From the Washington Post, 10/27/08:
Weeks after the 2001 anthrax attacks, FBI scientists launched an unprecedented effort to harness technology to find the killer. The effort took six years to bear fruit and involved techniques that had not been invented when the attacks occurred. Here are some highlights:
Chasing Ames: The FBI quickly learned that the bioterrorist used a strain of anthrax known as Ames. It was commonly used in U.S. biodefense labs, but no one knew who else might possess the strain in countries around the world. After searching the globe, the bureau found only 18 labs that had Ames.
Debunking the "weaponization" myth: The anthrax letters mailed to U.S. Senate offices contained a wispy powder that some experts initially described as "weaponized" -- treated with chemicals or additives so it would spread easily and kill more people. It wasn't true. Scientists found no additives and no evidence of deliberate genetic manipulation. A small amount of silicon was found inside the outer shells of the microbes, but tests showed it was a natural phenomenon resulting from the way the bacteria were grown. Looking for human DNA: Scientists searched extensively for any human traces -- hair, fiber, DNA, fingerprints -- in the letters and in the anthrax powder itself. None were found.
Finding the mutants: Anthrax bacteria are notoriously slow to mutate, but FBI investigators hoped they would find even a single genetic abnormality in the attack strain that could later be matched to anthrax spores in the possession of the bioterrorist. Anthrax spores recovered from the letters contained five different kinds of mutated cells. The mutants were easily spotted because they looked different from normal anthrax when grown in a lab.
Designing tests: After finding the mutations, the FBI and its scientific partners developed special tests called assays to help them find the same mutations in other samples of anthrax.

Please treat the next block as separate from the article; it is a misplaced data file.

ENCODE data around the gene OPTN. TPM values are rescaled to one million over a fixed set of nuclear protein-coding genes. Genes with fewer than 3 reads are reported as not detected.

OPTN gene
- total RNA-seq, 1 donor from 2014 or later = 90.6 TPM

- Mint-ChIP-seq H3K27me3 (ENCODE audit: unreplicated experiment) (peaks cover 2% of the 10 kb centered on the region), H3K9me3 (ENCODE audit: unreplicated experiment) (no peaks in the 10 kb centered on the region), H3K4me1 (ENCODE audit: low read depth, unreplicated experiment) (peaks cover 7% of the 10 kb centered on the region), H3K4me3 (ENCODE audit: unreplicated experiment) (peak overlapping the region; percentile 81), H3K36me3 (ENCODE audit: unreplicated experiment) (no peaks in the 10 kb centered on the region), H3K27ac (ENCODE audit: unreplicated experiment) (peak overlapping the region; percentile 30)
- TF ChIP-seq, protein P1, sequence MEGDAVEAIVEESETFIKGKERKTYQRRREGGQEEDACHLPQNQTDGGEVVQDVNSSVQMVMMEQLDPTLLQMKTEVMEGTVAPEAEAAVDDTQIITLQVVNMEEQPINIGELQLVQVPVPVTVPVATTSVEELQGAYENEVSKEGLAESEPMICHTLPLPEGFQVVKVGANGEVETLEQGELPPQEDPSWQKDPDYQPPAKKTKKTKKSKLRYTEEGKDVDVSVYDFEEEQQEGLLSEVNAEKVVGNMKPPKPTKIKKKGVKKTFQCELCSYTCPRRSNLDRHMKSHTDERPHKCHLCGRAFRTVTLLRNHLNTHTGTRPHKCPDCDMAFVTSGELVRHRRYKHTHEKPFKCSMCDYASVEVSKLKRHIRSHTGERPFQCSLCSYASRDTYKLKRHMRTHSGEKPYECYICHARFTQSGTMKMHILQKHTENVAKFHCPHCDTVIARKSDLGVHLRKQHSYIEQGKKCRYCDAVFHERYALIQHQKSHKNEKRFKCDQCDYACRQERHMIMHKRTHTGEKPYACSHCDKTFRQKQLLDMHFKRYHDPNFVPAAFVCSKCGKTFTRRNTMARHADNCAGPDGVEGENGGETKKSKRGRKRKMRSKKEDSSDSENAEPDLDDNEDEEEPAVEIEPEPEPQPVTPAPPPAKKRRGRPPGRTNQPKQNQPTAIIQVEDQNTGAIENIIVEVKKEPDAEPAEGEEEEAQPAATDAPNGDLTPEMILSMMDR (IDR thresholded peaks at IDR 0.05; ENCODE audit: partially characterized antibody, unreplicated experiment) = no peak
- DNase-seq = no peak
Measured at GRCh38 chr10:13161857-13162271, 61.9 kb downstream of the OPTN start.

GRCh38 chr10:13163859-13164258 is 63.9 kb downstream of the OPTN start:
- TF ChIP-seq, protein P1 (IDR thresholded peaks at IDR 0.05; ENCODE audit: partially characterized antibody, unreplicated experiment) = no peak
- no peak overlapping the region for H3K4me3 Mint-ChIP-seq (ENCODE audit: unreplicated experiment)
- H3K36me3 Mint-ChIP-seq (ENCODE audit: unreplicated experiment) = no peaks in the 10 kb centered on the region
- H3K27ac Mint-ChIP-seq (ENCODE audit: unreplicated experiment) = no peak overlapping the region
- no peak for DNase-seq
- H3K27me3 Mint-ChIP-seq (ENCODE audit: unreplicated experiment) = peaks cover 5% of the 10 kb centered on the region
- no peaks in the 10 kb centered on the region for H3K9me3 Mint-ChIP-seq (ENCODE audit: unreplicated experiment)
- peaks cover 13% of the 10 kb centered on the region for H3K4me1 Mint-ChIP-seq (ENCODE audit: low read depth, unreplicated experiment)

Building a repository: The FBI began collecting and testing samples of Ames anthrax from around the world. Of more than 1,000 samples, eight contained the same genetic mutations as the microbes used in the anthrax attacks. Each of the eight samples could be traced to a single flask of anthrax bacteria created by Army scientist Bruce Ivins.
Deconstructing "Bruce's spores": Agents were able to trace the history of Ivins's flask of anthrax spores -- known as RMR-1029 -- identifying the "parent" strains as well as how the collection of spores was used after Ivins finished making it in 1997. They discovered that the flask, kept in a private storage area, was accessed only by Ivins himself. Even his lab assistants did not know which flask contained the spores.
Maintaining secrecy: Ivins had been a key suspect for the FBI for nearly two years before his death, yet the bureau, learning from past mistakes, fought to keep any hint of suspicion from becoming publicly known. When Ivins's house was searched last November, agents performed the search at night and covered up windows with cloth so neighbors wouldn't see.
An abrupt end: Ivins, knowing an indictment was imminent, ended his life in late July with a drug overdose.
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